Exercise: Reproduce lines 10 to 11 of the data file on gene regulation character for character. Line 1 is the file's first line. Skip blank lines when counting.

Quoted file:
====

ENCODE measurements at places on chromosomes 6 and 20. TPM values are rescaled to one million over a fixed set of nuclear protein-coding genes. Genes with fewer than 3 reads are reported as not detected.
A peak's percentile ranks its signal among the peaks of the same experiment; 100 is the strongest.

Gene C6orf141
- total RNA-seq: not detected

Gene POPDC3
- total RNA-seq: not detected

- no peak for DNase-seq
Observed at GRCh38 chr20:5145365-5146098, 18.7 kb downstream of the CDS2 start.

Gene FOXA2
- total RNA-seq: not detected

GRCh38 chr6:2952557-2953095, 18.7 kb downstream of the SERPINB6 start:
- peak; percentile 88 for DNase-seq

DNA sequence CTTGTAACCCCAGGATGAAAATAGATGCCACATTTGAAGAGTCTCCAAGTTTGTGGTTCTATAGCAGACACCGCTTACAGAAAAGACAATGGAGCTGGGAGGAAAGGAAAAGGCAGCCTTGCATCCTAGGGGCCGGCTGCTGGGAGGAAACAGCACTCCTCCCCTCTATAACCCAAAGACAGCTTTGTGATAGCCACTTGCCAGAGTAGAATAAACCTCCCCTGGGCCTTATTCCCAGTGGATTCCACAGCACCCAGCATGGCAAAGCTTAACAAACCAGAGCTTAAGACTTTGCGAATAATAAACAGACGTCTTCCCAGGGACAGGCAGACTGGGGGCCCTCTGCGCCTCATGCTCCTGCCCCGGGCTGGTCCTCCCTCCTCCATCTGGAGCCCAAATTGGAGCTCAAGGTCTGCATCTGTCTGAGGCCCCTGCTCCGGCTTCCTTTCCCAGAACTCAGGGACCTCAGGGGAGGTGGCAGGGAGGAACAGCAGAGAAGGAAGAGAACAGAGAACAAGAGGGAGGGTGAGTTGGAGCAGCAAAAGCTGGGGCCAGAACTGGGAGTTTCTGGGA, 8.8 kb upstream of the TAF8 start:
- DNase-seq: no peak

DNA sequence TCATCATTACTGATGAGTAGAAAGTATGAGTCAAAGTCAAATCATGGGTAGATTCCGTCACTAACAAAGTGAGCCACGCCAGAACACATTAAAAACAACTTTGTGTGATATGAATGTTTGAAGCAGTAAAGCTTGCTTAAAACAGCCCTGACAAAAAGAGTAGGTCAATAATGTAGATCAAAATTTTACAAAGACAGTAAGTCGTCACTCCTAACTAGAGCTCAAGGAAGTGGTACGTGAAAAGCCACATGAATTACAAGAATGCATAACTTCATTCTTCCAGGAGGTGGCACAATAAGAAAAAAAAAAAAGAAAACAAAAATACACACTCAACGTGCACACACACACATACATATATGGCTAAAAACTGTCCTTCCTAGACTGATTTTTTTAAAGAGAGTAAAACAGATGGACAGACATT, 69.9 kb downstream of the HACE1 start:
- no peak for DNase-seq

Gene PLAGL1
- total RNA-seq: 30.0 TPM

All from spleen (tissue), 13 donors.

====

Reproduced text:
- total RNA-seq: not detected

GRCh38 chr6:2952557-2953095, 18.7 kb downstream of the SERPINB6 start: